I had been exposed to music early, learning piano from my grandma who was a piano teacher. That was when we were in Tennessee, about the time I was diagnosed. She also played trombone in a vocal band her whole life, so my family has been musical, and I’ve always been around it.
Really, I grew up on grunge and hip-hop from the East and West Coast. I was in a band in high school and college and played the drums. But I never thought I’d be in radio and even used to make fun of it.
What eventually pushed you towards radio?
Having a dad in the military and moving around, we drove long distances, especially in the Midwest. So having FM radio was just eclipsed by the opportunity that XM satellite radio provided. I was obsessed with the whole idea. We used to listen to Casey Kasem in the car quite a bit and I was a fan of radio, but when I hit the grunge part of my life, I was all about “screw the mainstream music.” Eventually, I became more obsessed with presenting music in a linear fashion. There’s an art form to it, and it’s one of the best ways to break new and introduce people to new music — in that moment, especially when they’re alone in their cars or while traveling. That is how I came around to the notion of radio being a crucial piece of the music world.
My dad had an ethanol plant in Nebraska, and my brother and I used to drive to Nebraska for the winters and summers to work for him. He gave the whole family XM as a gift, for the drives. The whole idea of it being available with no commercials, or signal dropouts, was a big thing for us. I became obsessed with the technology that you could be anywhere and still being able to hear whatever was coming out of the satellite.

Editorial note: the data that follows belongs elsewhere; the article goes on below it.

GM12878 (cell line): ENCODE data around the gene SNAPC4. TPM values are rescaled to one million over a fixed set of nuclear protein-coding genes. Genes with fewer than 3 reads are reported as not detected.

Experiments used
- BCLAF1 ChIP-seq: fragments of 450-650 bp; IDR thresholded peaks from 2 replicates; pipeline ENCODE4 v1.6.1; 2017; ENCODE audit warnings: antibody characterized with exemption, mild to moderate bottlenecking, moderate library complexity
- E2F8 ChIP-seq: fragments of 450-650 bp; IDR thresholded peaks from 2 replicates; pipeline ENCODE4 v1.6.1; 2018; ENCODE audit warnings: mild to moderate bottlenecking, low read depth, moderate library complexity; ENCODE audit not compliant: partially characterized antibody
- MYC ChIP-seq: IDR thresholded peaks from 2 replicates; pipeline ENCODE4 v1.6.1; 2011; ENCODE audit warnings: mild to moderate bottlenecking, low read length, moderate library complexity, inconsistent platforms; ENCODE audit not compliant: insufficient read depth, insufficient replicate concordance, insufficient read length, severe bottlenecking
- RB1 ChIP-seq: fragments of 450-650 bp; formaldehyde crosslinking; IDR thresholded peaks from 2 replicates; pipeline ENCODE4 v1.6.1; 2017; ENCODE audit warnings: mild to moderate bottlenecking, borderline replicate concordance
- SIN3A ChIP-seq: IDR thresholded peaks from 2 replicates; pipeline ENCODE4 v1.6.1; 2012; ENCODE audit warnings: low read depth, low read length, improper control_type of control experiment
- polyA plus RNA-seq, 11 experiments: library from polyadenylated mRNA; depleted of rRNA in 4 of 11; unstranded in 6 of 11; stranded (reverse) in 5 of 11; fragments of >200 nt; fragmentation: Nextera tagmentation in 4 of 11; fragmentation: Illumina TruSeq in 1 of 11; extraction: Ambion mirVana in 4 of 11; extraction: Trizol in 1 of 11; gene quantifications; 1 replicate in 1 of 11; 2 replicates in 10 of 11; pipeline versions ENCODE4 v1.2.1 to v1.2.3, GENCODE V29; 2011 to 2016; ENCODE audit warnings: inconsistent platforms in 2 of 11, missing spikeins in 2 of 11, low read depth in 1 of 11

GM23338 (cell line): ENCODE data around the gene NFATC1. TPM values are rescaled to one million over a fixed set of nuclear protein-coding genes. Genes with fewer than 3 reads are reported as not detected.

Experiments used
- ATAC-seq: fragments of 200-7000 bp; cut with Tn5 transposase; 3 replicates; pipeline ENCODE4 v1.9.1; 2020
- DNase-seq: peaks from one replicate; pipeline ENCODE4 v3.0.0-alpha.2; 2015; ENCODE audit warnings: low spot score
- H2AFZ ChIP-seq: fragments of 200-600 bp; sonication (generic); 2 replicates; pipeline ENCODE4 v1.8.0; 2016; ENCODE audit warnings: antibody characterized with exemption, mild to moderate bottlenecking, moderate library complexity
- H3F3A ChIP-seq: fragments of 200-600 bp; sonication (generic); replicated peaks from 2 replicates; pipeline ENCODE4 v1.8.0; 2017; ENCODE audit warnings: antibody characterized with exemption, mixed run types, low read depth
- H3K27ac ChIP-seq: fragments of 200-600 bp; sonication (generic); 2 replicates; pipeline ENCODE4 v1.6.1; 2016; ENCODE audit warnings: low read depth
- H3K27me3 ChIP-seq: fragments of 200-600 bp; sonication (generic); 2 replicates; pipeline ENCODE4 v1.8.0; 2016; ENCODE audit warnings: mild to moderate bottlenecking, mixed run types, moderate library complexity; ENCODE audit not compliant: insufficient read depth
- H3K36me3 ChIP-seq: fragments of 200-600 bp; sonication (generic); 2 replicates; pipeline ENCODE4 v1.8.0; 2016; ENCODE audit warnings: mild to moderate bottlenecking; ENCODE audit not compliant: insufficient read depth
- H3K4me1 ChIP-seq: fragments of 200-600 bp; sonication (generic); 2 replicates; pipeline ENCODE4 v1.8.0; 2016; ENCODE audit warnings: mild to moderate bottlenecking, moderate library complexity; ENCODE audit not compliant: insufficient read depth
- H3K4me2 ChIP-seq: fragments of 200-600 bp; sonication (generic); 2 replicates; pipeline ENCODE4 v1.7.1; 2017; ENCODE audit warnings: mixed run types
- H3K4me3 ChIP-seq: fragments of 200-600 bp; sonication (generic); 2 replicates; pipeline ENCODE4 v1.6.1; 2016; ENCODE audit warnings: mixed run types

It really was magical, and there were so many people who took me under their wing in those earlier years when satellite radio was still a relatively new concept.
What was it like working for SiriusXM?
When I was studying music in Denver, I interned for XM in Washington D.C., and they hired me the following year. At that time, XM was not yet a part of Sirius, rather it was a competitor. XM used high technology for processing the audio to digital, and the quality was so much higher at XM.
When they merged and many people were let go, I fortunately wasn’t one of them. I pretty much kept my head down and stayed in the studio, and it was really a magical experience having so many mentors and exposure to artists coming through these high-tech studios.
The culture was really groundbreaking, and the companies were full of people who were fed up with the industry and what has become the commercial radio downfall. That made expanded playlists, and added more new music and diversity and a plethora of channels for whatever subscribers might want to listen to.